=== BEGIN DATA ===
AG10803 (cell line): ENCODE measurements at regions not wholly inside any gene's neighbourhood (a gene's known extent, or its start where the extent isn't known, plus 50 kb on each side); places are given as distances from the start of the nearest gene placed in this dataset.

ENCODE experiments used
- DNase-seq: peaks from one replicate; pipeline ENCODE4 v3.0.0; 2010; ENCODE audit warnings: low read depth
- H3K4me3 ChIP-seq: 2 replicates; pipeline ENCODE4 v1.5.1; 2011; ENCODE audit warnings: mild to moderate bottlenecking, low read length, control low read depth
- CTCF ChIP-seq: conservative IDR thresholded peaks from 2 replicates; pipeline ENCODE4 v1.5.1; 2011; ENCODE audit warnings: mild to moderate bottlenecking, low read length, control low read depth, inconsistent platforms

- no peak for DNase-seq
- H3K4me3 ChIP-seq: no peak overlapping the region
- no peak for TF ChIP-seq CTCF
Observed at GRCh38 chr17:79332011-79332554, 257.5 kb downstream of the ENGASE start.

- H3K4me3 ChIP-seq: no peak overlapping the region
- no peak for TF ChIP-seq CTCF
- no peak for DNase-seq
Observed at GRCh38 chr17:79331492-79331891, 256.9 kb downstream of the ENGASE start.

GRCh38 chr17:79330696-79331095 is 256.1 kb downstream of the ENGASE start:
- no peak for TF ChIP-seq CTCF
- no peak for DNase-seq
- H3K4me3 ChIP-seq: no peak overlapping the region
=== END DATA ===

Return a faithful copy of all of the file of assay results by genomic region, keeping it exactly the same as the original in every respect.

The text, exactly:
AG10803 (cell line): ENCODE measurements at regions not wholly inside any gene's neighbourhood (a gene's known extent, or its start where the extent isn't known, plus 50 kb on each side); places are given as distances from the start of the nearest gene placed in this dataset.

ENCODE experiments used
- DNase-seq: peaks from one replicate; pipeline ENCODE4 v3.0.0; 2010; ENCODE audit warnings: low read depth
- H3K4me3 ChIP-seq: 2 replicates; pipeline ENCODE4 v1.5.1; 2011; ENCODE audit warnings: mild to moderate bottlenecking, low read length, control low read depth
- CTCF ChIP-seq: conservative IDR thresholded peaks from 2 replicates; pipeline ENCODE4 v1.5.1; 2011; ENCODE audit warnings: mild to moderate bottlenecking, low read length, control low read depth, inconsistent platforms

- no peak for DNase-seq
- H3K4me3 ChIP-seq: no peak overlapping the region
- no peak for TF ChIP-seq CTCF
Observed at GRCh38 chr17:79332011-79332554, 257.5 kb downstream of the ENGASE start.

- H3K4me3 ChIP-seq: no peak overlapping the region
- no peak for TF ChIP-seq CTCF
- no peak for DNase-seq
Observed at GRCh38 chr17:79331492-79331891, 256.9 kb downstream of the ENGASE start.

GRCh38 chr17:79330696-79331095 is 256.1 kb downstream of the ENGASE start:
- no peak for TF ChIP-seq CTCF
- no peak for DNase-seq
- H3K4me3 ChIP-seq: no peak overlapping the region